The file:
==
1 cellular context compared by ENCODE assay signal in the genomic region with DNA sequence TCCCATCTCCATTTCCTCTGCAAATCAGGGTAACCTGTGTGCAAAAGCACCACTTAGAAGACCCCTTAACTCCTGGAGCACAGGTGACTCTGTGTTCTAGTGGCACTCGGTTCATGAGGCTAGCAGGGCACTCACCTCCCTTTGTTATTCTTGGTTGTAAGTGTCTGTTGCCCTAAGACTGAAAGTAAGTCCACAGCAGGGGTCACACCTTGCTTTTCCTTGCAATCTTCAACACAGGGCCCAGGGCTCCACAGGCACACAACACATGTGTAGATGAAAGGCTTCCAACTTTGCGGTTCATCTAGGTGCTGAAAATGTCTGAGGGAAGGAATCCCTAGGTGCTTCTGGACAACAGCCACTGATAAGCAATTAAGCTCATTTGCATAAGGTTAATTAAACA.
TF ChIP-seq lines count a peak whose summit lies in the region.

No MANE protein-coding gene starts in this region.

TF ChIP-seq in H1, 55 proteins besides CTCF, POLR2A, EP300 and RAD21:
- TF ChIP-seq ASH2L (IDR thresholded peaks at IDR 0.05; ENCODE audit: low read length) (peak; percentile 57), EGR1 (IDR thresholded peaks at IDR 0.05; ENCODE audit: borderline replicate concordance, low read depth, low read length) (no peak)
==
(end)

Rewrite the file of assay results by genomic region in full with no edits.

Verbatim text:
1 cellular context compared by ENCODE assay signal in the genomic region with DNA sequence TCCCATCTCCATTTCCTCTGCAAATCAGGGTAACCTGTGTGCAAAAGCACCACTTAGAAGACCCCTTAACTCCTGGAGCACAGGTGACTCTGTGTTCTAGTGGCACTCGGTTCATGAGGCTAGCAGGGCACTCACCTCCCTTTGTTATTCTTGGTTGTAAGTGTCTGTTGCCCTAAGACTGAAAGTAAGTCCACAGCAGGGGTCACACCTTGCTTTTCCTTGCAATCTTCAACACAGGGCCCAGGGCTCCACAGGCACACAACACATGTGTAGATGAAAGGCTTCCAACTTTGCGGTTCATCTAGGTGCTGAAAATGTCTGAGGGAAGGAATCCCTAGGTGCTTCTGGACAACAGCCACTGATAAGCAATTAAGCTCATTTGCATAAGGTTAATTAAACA.
TF ChIP-seq lines count a peak whose summit lies in the region.

No MANE protein-coding gene starts in this region.

TF ChIP-seq in H1, 55 proteins besides CTCF, POLR2A, EP300 and RAD21:
- TF ChIP-seq ASH2L (IDR thresholded peaks at IDR 0.05; ENCODE audit: low read length) (peak; percentile 57), EGR1 (IDR thresholded peaks at IDR 0.05; ENCODE audit: borderline replicate concordance, low read depth, low read length) (no peak)